`CYLINDER   8   1   4.1  7 2 origin 1 2`
specifies a region that contains material 8 and has an outer surface that is a cylinder centered on (1,2) with a radius of 4.1 centimeters which goes from 2 to 7 centimeters in z.

### A CUBOID layer is specified with the syntax:

CUBOID   mat#  1  +x -x +y -y +z -z

The -x, +x, -y, +y, -z, and +z are the upper and lower limits of the x, y, and z ranges.  The tough part is remembering the order that these must be listed.

Example:
`CUBOID 11   1   5 -5 6 -6 7 -7`
specifies a region that contains material 11 and has an outer surface that is a rectangular parallelpiped (a box) ranging from -5 to 5 in x, -6 to 6 in y, and -7 to 7 in z

## Describing a multilayer UNIT

The syntax to creating a UNIT (a standalone object in KENO) is:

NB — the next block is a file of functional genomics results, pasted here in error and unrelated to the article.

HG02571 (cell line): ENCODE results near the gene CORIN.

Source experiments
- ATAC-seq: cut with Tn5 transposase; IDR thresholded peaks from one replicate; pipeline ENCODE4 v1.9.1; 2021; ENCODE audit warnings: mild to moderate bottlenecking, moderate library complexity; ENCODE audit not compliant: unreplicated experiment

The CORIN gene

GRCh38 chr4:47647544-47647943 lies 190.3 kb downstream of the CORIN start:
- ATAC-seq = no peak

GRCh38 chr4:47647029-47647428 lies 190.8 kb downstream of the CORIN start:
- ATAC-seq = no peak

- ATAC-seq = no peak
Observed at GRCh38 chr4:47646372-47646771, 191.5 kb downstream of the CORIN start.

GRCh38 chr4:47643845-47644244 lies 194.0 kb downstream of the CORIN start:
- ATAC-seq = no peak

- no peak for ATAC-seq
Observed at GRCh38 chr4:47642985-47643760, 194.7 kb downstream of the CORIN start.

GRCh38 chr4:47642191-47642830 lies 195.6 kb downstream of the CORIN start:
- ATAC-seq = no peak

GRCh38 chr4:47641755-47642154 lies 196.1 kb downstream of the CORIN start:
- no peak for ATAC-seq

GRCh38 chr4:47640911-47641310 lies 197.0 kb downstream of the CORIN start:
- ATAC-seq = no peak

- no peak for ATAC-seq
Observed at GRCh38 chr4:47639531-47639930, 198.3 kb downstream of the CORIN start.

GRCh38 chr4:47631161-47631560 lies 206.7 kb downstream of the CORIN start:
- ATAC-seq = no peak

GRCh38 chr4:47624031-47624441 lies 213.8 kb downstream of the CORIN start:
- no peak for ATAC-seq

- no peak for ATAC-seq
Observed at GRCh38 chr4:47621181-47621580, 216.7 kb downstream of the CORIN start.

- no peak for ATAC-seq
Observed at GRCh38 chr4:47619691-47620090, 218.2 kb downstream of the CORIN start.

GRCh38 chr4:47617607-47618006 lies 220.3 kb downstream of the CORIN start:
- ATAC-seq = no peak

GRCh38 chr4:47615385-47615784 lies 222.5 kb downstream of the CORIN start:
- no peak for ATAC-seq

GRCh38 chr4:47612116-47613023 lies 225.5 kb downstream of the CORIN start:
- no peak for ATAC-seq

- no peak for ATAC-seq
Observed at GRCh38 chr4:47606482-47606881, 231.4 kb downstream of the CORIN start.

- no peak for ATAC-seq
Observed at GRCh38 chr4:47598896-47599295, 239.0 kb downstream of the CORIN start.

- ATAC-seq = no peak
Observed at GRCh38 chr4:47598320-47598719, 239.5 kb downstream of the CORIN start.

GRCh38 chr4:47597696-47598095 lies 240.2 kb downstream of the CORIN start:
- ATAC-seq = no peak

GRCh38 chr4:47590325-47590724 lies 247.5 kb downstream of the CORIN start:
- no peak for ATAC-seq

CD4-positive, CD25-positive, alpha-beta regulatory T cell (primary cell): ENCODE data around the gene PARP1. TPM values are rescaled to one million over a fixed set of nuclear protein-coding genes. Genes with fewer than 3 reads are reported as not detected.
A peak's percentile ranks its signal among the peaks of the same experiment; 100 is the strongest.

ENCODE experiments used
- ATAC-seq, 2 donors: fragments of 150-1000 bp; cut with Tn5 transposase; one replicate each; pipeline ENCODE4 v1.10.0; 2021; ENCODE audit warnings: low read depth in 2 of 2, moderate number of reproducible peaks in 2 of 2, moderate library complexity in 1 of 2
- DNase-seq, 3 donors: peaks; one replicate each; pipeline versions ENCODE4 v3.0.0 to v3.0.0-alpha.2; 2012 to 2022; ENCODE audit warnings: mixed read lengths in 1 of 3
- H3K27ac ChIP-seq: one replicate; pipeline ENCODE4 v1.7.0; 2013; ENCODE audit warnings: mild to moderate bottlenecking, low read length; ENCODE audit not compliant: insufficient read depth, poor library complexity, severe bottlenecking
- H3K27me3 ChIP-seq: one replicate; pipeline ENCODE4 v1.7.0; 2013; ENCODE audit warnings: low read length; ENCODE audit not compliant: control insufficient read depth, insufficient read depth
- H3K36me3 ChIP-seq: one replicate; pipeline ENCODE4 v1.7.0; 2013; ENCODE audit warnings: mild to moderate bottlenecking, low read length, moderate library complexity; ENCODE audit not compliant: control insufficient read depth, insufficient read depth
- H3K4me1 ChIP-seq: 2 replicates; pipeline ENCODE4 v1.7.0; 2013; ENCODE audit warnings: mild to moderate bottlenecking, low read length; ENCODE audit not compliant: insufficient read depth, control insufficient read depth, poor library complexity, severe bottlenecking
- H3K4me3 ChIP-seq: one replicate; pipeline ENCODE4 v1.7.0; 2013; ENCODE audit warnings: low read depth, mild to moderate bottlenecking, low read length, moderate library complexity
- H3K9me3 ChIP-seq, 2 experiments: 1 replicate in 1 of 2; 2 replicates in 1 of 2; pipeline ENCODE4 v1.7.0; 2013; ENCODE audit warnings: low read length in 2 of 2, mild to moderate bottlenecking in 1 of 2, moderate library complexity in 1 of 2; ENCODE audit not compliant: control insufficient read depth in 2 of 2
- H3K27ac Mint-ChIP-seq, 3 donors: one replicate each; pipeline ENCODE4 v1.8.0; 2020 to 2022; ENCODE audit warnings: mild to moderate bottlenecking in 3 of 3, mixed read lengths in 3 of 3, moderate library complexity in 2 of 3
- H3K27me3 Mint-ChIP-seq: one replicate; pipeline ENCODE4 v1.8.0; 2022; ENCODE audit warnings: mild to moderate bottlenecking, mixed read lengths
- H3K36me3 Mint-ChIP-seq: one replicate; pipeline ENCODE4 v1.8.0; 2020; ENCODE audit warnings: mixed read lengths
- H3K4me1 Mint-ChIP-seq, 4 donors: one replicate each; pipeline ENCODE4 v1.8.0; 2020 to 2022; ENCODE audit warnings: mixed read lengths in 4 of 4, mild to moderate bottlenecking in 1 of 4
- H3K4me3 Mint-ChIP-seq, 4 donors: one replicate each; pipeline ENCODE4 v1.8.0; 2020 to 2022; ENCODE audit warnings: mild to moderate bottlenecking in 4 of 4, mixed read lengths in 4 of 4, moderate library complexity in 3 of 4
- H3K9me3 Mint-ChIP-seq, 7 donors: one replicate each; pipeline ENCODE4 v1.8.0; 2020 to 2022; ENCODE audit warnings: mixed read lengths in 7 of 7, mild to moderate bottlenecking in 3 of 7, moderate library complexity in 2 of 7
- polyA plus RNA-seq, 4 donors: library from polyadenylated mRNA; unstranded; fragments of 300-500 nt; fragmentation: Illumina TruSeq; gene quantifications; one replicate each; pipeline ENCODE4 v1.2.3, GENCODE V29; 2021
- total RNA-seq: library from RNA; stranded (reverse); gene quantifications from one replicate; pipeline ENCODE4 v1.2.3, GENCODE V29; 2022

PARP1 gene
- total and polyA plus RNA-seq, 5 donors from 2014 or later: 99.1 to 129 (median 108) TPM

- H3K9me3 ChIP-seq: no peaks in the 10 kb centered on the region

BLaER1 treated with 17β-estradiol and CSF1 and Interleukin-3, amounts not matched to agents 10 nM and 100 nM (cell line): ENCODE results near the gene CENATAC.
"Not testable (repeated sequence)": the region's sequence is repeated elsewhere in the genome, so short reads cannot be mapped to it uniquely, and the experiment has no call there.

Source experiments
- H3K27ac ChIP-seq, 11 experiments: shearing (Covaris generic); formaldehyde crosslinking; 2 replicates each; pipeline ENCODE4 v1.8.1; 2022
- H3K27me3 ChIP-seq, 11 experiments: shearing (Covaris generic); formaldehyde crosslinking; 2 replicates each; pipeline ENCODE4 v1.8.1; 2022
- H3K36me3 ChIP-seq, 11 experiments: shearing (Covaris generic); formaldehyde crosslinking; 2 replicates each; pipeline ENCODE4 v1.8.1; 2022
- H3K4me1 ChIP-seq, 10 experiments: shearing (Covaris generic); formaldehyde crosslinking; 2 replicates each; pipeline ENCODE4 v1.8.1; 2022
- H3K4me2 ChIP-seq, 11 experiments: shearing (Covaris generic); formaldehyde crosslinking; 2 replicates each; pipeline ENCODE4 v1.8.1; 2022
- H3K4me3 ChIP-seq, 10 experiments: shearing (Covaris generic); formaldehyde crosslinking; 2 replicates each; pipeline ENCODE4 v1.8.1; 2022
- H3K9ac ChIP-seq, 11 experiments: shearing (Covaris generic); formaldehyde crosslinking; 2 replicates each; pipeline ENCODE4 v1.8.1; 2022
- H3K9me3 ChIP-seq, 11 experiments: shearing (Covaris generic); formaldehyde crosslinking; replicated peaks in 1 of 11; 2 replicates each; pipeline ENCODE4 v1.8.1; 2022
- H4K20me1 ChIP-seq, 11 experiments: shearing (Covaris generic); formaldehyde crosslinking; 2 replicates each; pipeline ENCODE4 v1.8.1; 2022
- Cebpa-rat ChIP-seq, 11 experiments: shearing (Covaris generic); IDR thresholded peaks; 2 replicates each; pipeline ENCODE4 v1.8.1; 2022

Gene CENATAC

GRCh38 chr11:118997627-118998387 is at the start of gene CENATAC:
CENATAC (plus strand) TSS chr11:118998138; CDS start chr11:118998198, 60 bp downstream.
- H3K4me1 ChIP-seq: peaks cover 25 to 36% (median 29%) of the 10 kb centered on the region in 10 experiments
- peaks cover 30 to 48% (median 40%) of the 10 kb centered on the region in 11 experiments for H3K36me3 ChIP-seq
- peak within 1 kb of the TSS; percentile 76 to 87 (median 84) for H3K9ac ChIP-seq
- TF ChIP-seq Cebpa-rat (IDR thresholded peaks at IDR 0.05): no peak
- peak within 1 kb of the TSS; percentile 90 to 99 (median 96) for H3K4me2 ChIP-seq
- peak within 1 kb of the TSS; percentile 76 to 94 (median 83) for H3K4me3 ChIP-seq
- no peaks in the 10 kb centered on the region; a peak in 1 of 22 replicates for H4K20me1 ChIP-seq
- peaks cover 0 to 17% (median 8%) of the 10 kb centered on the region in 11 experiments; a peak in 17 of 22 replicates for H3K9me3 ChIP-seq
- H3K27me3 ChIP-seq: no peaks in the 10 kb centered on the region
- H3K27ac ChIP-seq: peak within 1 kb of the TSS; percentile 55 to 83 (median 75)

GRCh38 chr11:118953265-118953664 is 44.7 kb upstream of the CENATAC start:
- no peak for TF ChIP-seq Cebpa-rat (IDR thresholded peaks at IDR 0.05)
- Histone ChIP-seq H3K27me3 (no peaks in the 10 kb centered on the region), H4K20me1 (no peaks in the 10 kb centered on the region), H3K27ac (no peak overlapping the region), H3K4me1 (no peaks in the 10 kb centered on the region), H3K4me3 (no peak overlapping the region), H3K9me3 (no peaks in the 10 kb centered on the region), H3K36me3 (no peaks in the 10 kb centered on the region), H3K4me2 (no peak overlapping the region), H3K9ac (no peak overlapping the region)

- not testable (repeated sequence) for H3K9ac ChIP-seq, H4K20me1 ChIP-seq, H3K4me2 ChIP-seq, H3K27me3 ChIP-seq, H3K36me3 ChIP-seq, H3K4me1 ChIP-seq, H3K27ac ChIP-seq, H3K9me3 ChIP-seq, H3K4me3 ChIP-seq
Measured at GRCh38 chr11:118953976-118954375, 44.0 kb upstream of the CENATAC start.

UNIT unit#
...Line describing innermost layer
...Line describing next layer moving out
....
...Line describing the outermost layer

### Example: Simple sphere

Just to show you a simple example, a repetition of the HW#3 problem--with the radius changed to 4 cm and a water outer layer added--looks like this:

```=csas5 parm=bonami
HW#5 example
v7-56
pu 1 1 293 94239 100 end
h2o 2 1 293 end
end composition
unit 1
sphere 1 1 4
sphere 2 1 34
end geometry
end data
end```

Copy and paste this input deck and run it as an example.  You will notice a couple of things:

1. It runs a bit longer than CSAS1 did and prints a lot more info to the screen.
2  The output follows the pattern that we learned in our Monte Carlo studies--you get
a. "generation k-effective" for each of the 203 generations
b. a running "average k-effective" column  with a final answer
c. a running "average k-effective deviation" that tells you how much you should TRUST the final k-effective value.
3. At the bottom, we get the "best estimate system k-eff" with the final answer and standard deviation.

### Example: Plutonium metal in a can